The current plan is for the refit to get underway early next year, with the target of the ferry entering commercial service on the Göta river by the end of 2020.
“We fully support ElectriCity’s ambition to bring Gothenburg to life by connecting people across the city in a sustainable way,” explains Björn Ingemanson, President of Volvo Penta. “Volvo Penta has an advantage when it comes to electromobility. As part of the Volvo Group, we have access to the technology and expertise from many years of development with electric buses in the city of Gothenburg, where aspects like safety and efficiency have been at the forefront. Now, we aim to adapt this leading technology for use in a marine environment, bringing the benefits of proven technology into a new context.”
Clean. Efficient. Connected. City
Gothenburg is one of the world’s most progressive cities when it comes to addressing climate and environmental issues. The city currently has the highest ranking in the 2019 Global Destination Sustainability index. Ongoing initiatives such as the Volvo Penta-powered electric ferry service will, over time, form an integrated part of Gothenburg’s long-term clean energy transport infrastructure.
“Västtrafik is aiming to reduce CO2 emissions by 90 percent before 2035. To reach this goal large-scale electrification of all our city services is crucial. This ElectriCity initiative is an important step in the right direction, and we are looking forward to adding the Volvo Penta fully electric ferry to our transport system”, says Camilla Holtet, director of development at Västtrafik.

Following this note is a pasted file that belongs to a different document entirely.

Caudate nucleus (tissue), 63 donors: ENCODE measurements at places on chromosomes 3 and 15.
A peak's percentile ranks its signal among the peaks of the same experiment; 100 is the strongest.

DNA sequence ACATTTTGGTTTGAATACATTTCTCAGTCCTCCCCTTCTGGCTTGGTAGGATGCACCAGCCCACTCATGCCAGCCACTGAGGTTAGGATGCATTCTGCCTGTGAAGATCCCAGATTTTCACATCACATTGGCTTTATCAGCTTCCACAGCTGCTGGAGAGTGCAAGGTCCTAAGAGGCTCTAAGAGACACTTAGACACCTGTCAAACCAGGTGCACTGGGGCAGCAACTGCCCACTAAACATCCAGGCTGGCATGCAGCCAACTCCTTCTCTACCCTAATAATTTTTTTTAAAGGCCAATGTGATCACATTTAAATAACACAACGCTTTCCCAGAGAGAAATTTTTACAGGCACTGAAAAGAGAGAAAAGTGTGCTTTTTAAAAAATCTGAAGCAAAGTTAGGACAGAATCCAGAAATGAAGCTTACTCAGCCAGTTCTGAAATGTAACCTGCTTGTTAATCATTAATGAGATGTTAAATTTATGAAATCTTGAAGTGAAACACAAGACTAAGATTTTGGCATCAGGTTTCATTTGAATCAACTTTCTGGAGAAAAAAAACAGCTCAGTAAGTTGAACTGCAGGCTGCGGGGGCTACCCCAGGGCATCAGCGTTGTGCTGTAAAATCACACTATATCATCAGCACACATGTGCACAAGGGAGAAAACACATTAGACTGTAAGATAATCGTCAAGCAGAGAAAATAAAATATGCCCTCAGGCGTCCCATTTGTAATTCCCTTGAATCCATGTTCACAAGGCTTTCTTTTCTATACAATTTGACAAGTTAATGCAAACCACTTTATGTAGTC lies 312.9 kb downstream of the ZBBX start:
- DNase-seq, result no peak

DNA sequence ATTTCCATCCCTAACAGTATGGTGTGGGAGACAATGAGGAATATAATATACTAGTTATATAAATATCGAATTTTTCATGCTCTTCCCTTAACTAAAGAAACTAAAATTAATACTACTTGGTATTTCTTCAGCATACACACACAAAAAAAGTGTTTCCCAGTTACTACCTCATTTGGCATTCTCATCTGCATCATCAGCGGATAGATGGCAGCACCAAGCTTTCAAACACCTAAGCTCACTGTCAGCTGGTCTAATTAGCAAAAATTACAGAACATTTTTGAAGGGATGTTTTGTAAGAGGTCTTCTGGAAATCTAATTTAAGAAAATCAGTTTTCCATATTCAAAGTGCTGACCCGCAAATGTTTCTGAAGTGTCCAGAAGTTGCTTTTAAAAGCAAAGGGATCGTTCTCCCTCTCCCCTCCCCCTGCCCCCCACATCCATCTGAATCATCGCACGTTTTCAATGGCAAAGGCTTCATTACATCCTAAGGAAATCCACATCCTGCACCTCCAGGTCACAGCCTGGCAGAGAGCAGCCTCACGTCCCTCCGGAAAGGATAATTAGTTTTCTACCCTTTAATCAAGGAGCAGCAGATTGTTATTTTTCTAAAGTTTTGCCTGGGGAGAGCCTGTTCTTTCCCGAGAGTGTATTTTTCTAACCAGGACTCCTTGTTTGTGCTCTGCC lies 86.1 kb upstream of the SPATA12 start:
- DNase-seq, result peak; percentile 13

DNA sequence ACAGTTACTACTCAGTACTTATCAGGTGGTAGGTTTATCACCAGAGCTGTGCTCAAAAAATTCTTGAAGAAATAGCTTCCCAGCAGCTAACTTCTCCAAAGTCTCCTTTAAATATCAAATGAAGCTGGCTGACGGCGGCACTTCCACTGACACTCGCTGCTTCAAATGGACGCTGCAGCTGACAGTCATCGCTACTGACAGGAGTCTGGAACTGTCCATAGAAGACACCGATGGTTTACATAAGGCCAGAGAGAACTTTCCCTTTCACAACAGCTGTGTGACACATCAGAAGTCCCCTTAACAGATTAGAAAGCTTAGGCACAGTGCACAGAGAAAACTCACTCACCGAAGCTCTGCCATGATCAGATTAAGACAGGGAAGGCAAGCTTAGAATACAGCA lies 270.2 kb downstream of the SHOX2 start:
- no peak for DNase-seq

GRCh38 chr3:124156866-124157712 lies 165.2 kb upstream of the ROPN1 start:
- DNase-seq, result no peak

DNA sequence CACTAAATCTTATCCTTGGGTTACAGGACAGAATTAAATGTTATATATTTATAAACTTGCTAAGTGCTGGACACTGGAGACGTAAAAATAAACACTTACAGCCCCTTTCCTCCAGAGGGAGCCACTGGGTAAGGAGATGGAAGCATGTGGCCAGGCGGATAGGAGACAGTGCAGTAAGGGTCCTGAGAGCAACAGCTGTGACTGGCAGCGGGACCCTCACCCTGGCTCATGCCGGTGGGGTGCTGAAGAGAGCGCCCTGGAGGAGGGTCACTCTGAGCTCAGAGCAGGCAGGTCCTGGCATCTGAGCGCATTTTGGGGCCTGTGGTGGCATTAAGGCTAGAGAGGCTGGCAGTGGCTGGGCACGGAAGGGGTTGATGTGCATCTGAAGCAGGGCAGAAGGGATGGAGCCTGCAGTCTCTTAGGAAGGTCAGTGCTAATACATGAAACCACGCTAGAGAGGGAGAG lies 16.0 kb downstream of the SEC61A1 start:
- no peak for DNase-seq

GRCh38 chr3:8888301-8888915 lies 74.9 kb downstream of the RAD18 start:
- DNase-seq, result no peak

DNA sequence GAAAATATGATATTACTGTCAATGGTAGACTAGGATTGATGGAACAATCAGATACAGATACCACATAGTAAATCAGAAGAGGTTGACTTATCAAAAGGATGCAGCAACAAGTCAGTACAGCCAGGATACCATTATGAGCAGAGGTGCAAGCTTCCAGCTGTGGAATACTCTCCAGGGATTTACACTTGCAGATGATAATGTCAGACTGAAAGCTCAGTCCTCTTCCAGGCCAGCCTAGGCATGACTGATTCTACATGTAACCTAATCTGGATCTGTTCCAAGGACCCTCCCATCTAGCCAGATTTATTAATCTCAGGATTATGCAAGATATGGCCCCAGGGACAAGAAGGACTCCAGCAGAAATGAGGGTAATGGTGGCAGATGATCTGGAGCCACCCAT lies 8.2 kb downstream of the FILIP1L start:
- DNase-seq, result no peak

Is a new ferry route coming to Dun Laoghaire Harbour? After an absence of three years or more there is more than the usual level of a rumour circulating at the south Dublin Port that a regular passenger service could be coming back after the recent break in what – until 2015 – was a continuous 200–year service from Dun Laoghaire.
Insiders say that they are 'very confident' a ferry service can be reintroduced but for now, the new harbour owners, Dun Laoghaire Rathdown County Council, are tight-lipped in a statement to Afloat.ie about any plans concerning a ferry or its proposed routing.
As regular Afloat.ie readers will know, Dun Laoghaire Harbour Company was dissolved on the 3rd October 2018 and transferred to Dún Laoghaire-Rathdown County Council under the Harbour Act, 2015.
An Afloat.ie source told Afloat.ie last week a new ferry deal is 'in discussion' but, unfortunately, no other details are forthcoming.
A shipping industry told Afloat.ie the only viable ferry berth now available in the harbour would be Berth Number Four that has a linkspan to accommodate small ships. This is the berth adjacent to St. Michael's Wharf, at the old ferry terminal, next door to the Royal St. George Yacht Club.
The 200-year-old Harbour and its tenants are now in a period of transition and have to address a number of issues not least the state of repair of the harbour and also the financial standing of the Company. Final accounts must be presented to the Minister for Housing, Planning and Local Government and laid before the Oireachtas. This must be completed within six months from the 3rd October 2018.
The Council met last week with harbour tenants and explained to them that it is applying for European Regional Development Fund (ERDF). The hope is that the Council, the second biggest in the country, can bring some financial muscle to bear to restore the Victorian structure that suffered so badly in storms last March.